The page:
Reliability – the watch word for Sentinel31 March 1998
With some 150 safety-related motor-operated valves (MOVs) at a nuclear power station, valve performance is a critical issue for the US Nuclear Regulatory Commission. Faced with a growing number of performance problems occurring in the industry with MOVs, the NRC has instituted a number of measures that have led to increased outage times and costs for the plants. Taking the results of the NRC’s valve programme as well as the work of EPRI and the MOV Users Group, GE Nuclear Energy has developed its Sentinel gate valve family to address the main performance needs in terms of providing the long-term reliability
The operability problems that had plagued the industry with safety-related valves in the 1980s led to the NRC issuing its now famous Generic Letter 89-10 for MOVs, followed a few years later by GL 95-07 for all power-operated valves. These describe operability problems of valves operating under design basis conditions, including: higher than anticipated stem thrust; unpredictable valve behaviour; damage to the valve internals under blowdown/high flow conditions; significant degradation of performance when cycled under ?P and flow; thermal binding; and pressure locking.
The tests conducted in 1989 by the NRC highlighted the fact that the standard gate valves supplied by the industry required significantly more torque and stem thrust than recommended by the valve manufacturers, and also that damage to the valve internals occurred when attempting to close the valves under design basis, high flow conditions. Tests also revealed that the operating thrust in the opening direction significantly exceeded the valve manufacturers’ recommendations.
While GL 89-10 addresses these issues for all safety-related valves, it did not emphasise the significance of two particular phenomena – pressure locking and thermal binding – which can compromise valve operation by further increasing the opening thrust substantially. It was several years before GL 95-07 was issued to ensure that the industry does systematically identify and eliminate potential pressure locking and thermal binding problems.
These concerns led the NRC to introduce regulatory actions which have resulted in increased surveillance testing, outage time, and increased maintenance and ALARA costs to operators for assuring proper performance of these valves.
GE Nuclear Energy decided to address the industry valve problems with a “clean slate” approach, developing, in alliance with Kaisi Engineering, Inc and Ring-O Valve SpA, an improved gate valve that has predictable and repeatable performance and resolves the main operability issues – eliminating pressure locking and thermal binding concerns, maintaining leak tightness, and exhibiting virtually no degradation when subjected to a large number of cycles even under maximum ?P and blowdown conditions. The comprehensive approach taken to valve development included design optimisation by finite element and computational fluid dynamic analyses, separate effects testing, extensive flow loop testing under blowdown as well as thermal binding conditions and plant in-situ testing.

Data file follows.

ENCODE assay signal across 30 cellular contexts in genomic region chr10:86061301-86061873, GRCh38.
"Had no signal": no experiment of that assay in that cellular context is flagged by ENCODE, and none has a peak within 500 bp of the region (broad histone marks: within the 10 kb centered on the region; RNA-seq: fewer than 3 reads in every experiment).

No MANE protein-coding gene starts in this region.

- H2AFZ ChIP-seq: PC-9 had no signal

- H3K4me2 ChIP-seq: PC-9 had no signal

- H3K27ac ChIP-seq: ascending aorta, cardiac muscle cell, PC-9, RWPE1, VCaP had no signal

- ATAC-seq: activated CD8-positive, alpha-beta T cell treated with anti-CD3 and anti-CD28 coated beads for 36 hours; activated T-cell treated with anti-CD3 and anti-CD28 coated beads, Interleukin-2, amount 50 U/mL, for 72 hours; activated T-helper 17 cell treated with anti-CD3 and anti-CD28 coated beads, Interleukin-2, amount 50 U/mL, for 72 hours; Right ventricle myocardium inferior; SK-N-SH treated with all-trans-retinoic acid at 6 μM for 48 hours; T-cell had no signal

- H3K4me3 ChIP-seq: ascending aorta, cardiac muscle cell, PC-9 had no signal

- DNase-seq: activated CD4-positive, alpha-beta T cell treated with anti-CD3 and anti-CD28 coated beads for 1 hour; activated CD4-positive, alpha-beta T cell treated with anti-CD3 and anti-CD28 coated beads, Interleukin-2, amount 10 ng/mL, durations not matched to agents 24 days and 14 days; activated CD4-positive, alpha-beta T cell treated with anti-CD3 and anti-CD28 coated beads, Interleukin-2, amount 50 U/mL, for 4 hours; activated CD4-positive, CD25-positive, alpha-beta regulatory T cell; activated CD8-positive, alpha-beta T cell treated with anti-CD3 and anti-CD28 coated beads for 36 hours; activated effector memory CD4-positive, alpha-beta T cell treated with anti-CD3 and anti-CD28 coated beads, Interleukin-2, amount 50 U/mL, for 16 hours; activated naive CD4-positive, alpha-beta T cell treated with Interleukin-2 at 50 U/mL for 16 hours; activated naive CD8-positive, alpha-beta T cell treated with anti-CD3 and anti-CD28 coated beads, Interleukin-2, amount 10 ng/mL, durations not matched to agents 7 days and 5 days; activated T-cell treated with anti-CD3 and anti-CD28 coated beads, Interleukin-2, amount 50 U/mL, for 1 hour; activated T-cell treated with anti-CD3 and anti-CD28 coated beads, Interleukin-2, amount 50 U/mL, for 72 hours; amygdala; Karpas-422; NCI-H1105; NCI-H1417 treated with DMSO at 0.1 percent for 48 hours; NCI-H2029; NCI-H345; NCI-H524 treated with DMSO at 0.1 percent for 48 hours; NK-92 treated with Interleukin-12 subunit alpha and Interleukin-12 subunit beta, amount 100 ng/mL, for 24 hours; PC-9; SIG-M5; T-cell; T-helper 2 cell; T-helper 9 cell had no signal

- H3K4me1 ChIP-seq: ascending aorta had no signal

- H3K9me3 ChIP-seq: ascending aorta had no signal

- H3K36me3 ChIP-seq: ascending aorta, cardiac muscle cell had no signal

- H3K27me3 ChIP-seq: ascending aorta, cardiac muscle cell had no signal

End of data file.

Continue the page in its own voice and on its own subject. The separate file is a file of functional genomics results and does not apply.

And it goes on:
After careful evaluation of the trade-offs in alternative gate valve design approaches, it was decided to base the new design on the one-piece wedge gate valve construction. The Sentinel design capitalises on the inherent simplicity and superior leak tightness of this type of valve, compared in particular to parallel slide gate valves of the wedge disc principle, while eliminating its shortcomings.
The new design has been demonstrated to provide predictable performance with little or no degradation of valve internals even under repeated severe blowdown conditions. It has been qualification tested under full flow to verify its functionality under high pressure pumped flow water and steam conditions for compatibility with nuclear system applications. Four Sentinel Valves installed at the Pilgrim station (a GE BWR/3 reactor design) are continuing to validate its long-term functionality and leak tightness performance: two 6 inch Class 900 valves in the reactor water clean-up system as inboard and outboard containment isolation valves and two 10 inch Class 900 valves in the high pressure coolant injection system as turbine steam admission and outboard containment isolation valves.